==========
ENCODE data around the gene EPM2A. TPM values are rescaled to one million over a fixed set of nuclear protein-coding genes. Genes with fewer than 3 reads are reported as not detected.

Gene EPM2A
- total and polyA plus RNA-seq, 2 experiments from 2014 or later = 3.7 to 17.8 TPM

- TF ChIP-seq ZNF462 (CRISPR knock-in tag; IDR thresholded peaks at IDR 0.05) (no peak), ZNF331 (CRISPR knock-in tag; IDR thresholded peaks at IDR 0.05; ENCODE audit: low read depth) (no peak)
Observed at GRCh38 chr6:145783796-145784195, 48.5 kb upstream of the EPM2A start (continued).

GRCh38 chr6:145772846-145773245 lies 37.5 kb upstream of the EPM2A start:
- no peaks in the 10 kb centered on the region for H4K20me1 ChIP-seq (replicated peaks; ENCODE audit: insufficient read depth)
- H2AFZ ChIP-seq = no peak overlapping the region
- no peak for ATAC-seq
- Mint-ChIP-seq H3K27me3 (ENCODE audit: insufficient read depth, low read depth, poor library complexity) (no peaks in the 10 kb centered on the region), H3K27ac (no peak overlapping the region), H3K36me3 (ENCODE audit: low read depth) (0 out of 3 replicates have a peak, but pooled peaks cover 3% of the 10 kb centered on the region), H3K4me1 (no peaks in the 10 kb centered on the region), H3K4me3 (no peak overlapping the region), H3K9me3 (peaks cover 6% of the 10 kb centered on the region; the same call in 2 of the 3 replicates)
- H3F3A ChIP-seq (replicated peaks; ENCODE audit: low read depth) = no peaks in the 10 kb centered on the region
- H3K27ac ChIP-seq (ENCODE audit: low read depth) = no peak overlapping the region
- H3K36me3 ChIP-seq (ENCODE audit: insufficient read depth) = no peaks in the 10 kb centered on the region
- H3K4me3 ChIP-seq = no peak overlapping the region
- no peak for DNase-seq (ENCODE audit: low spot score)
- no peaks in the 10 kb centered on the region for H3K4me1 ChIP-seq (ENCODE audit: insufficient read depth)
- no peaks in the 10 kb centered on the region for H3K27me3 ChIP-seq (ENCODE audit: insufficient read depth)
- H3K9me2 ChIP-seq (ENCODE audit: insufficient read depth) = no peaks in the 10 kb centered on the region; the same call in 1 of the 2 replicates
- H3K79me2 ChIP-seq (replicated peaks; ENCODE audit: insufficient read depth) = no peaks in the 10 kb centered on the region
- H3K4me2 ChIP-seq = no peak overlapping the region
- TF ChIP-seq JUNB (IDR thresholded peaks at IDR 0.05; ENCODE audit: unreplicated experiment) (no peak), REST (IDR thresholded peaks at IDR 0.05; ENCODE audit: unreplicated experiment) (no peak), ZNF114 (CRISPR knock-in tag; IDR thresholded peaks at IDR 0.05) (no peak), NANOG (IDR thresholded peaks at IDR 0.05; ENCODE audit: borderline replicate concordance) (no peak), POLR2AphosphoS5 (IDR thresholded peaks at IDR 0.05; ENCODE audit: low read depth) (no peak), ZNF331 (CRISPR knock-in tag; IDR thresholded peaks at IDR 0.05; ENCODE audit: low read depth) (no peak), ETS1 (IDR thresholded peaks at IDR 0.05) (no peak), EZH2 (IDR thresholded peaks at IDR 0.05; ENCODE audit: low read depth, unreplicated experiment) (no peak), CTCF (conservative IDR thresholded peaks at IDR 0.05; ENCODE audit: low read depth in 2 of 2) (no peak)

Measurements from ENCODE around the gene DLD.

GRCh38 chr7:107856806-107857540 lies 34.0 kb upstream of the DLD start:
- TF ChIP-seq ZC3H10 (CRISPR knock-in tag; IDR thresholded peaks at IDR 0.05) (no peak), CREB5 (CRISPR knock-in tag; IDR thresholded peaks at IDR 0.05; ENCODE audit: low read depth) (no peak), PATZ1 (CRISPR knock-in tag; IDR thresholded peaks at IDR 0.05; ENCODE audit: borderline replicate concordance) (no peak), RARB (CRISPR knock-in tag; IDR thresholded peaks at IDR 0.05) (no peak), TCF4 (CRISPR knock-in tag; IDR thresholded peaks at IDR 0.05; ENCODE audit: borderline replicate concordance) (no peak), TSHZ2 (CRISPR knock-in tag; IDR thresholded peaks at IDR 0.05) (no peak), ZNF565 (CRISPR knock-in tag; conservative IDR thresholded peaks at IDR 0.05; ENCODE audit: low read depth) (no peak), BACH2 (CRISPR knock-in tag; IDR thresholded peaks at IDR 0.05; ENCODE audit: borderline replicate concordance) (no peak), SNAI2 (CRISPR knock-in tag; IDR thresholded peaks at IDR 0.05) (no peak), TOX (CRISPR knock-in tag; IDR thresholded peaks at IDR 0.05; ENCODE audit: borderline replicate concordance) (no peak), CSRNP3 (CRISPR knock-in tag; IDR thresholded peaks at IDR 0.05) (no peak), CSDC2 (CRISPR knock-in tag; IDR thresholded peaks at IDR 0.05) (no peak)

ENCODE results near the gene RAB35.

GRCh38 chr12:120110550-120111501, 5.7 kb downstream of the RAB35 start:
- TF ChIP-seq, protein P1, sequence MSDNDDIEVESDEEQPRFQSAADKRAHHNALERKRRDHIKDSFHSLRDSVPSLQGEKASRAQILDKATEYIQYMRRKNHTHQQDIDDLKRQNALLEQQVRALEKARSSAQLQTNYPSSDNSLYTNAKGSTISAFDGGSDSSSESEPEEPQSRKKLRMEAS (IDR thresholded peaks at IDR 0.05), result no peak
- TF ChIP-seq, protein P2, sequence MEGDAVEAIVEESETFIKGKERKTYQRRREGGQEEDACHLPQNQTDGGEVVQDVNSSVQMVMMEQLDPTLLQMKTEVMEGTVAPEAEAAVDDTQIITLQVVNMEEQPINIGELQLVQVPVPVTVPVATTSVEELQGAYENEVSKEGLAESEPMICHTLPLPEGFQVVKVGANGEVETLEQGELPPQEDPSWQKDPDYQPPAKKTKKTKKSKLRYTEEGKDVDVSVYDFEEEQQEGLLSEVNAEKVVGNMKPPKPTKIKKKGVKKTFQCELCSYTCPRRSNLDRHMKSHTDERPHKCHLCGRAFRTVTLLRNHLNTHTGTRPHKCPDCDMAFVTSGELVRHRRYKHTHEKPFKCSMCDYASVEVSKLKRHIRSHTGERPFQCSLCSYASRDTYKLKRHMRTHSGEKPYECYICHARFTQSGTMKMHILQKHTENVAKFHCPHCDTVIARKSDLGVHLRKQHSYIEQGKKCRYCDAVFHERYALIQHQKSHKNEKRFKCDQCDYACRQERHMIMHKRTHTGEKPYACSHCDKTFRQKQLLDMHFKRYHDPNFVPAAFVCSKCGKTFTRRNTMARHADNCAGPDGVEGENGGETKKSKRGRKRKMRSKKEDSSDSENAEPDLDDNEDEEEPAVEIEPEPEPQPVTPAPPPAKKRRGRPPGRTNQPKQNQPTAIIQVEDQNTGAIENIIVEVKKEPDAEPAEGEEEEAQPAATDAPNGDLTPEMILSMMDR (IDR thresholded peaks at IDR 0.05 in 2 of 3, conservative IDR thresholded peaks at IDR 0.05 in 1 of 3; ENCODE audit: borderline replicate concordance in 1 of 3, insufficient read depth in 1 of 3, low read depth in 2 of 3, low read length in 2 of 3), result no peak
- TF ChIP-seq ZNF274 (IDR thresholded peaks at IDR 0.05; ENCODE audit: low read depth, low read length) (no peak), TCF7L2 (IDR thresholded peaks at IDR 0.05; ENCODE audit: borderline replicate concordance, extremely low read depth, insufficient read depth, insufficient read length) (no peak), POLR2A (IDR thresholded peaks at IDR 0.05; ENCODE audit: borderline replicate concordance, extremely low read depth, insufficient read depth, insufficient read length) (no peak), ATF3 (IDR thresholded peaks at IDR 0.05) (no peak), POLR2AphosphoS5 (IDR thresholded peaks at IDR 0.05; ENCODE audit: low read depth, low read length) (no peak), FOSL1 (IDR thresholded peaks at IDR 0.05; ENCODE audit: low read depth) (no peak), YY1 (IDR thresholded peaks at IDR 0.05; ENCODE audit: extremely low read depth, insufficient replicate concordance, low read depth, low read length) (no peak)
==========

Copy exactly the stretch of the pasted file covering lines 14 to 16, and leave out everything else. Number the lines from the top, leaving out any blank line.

- H3K4me3 ChIP-seq = no peak overlapping the region
- no peak for DNase-seq (ENCODE audit: low spot score)
- no peaks in the 10 kb centered on the region for H3K4me1 ChIP-seq (ENCODE audit: insufficient read depth)